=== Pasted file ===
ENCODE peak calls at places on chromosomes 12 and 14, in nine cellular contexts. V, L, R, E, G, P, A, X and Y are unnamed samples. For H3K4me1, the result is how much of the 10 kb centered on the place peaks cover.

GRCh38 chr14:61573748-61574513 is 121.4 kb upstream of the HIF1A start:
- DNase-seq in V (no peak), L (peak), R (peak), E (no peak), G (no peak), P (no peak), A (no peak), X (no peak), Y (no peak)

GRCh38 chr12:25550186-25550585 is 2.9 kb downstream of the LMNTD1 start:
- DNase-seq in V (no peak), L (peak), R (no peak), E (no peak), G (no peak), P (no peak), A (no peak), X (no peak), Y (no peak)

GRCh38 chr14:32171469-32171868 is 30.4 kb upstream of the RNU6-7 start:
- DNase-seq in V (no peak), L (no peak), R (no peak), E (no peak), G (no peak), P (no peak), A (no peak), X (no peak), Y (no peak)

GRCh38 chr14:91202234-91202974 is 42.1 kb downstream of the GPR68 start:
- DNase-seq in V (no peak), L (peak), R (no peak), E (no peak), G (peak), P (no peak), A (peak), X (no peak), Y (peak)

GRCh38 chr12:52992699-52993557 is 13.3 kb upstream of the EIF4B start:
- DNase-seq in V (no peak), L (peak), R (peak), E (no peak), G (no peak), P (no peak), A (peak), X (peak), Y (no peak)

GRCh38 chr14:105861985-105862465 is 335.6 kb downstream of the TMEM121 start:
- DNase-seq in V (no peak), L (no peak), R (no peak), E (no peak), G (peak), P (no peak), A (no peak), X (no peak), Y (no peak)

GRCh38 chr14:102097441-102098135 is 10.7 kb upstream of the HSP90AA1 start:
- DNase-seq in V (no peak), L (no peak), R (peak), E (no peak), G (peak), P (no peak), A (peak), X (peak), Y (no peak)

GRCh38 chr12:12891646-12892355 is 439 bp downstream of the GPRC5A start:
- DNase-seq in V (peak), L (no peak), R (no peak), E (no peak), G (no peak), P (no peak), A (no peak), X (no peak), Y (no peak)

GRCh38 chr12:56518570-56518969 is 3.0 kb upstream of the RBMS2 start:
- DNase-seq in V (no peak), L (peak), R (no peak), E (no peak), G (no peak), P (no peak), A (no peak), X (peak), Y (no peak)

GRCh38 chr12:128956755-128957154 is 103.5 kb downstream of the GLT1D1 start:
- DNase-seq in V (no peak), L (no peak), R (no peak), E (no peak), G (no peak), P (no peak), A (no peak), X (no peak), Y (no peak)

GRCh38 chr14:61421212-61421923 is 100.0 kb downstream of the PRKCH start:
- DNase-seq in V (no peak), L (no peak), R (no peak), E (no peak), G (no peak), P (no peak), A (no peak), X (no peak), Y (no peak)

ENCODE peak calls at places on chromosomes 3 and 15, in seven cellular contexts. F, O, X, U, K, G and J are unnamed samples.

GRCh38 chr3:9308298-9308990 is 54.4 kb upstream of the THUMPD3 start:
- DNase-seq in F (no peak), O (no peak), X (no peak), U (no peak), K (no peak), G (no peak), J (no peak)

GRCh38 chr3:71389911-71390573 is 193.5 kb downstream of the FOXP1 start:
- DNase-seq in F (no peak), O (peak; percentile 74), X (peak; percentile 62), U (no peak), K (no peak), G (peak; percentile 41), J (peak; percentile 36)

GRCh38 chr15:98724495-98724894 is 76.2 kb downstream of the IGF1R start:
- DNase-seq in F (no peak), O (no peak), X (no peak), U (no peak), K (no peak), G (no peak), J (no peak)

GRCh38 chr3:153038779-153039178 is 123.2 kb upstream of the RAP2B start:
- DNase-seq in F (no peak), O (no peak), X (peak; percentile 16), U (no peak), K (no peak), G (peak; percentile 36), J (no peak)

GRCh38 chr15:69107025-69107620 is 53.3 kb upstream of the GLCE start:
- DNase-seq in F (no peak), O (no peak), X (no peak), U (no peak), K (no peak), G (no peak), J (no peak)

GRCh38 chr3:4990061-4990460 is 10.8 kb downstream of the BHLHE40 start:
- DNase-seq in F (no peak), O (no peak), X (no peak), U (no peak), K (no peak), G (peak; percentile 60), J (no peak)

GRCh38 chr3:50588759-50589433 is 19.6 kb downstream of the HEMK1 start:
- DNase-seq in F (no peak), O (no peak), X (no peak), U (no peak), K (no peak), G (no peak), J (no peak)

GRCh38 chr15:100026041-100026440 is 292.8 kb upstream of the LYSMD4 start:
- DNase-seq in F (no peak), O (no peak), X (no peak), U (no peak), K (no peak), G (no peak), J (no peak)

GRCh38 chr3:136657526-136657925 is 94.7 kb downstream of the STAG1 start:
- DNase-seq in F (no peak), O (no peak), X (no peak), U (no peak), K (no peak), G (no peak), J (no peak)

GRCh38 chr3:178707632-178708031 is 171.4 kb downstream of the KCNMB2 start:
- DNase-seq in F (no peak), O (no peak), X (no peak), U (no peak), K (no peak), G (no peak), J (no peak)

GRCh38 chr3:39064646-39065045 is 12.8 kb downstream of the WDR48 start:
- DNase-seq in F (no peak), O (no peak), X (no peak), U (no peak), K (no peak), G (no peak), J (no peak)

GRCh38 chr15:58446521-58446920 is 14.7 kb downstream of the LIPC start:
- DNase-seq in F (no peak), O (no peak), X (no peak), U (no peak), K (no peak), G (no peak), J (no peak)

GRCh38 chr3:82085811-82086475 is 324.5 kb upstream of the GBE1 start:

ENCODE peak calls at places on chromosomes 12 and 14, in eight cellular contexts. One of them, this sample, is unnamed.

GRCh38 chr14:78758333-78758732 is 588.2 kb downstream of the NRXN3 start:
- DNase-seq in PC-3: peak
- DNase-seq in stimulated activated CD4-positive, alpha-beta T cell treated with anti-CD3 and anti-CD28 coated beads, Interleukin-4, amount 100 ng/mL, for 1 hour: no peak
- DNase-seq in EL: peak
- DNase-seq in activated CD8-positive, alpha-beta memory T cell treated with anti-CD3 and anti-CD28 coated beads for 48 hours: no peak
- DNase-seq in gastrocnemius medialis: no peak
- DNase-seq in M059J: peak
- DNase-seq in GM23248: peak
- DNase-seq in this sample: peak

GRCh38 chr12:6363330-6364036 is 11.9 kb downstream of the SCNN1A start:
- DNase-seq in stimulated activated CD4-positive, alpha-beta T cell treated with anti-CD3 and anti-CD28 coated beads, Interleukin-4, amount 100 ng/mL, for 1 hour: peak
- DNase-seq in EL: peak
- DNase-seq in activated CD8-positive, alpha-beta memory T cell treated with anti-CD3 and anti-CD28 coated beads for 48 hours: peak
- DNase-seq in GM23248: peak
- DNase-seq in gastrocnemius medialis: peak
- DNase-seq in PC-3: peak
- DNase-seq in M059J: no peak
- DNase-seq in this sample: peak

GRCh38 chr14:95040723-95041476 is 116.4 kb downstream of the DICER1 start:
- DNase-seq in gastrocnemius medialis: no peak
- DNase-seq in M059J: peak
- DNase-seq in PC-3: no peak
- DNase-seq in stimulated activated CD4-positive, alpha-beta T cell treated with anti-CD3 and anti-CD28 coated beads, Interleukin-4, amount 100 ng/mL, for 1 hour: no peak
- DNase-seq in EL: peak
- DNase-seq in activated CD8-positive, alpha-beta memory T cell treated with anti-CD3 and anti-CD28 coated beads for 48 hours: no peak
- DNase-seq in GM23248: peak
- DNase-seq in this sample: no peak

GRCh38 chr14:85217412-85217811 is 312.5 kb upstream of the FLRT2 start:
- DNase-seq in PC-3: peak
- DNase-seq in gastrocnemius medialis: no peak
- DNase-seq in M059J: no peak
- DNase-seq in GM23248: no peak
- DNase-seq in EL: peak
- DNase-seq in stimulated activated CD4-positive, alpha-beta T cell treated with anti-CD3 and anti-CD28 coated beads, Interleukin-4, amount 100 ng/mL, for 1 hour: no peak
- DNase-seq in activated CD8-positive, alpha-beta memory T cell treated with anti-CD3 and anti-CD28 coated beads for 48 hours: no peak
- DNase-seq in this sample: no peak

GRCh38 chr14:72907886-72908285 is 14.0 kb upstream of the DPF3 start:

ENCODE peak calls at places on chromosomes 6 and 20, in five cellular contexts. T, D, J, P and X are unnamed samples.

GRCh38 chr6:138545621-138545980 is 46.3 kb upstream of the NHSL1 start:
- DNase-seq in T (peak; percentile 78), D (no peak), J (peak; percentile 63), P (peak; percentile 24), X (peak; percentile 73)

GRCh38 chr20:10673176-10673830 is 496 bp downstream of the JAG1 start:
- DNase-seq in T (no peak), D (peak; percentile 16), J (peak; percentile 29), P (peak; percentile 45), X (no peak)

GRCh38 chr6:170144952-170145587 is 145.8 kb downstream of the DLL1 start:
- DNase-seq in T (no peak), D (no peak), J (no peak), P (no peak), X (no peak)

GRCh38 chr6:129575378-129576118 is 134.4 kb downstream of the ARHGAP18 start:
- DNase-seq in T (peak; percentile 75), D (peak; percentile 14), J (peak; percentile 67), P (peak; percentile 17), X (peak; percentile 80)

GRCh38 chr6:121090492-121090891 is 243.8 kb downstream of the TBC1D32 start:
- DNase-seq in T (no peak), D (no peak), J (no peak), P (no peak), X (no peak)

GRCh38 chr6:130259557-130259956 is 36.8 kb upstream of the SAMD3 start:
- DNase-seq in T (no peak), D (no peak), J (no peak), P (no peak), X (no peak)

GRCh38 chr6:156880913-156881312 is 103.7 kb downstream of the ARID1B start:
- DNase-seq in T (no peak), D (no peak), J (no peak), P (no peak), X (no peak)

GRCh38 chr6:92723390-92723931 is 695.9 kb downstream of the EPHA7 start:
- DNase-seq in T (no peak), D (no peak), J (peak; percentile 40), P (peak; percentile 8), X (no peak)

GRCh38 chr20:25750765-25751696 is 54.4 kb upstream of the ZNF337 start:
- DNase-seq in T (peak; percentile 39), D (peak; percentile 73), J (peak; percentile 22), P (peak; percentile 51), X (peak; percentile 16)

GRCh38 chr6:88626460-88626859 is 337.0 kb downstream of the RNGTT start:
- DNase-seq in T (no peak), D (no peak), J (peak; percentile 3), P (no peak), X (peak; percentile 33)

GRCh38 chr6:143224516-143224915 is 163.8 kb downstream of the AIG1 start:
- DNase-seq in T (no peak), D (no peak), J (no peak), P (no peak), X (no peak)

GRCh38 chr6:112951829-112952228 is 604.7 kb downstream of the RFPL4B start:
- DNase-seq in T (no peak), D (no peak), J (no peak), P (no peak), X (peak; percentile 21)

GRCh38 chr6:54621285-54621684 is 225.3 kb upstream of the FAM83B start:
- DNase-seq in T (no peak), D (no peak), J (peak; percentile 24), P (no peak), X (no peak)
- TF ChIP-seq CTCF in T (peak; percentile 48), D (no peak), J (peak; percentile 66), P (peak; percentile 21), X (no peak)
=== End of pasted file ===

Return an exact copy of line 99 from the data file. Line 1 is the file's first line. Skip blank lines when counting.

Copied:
GRCh38 chr6:130259557-130259956 is 36.8 kb upstream of the SAMD3 start: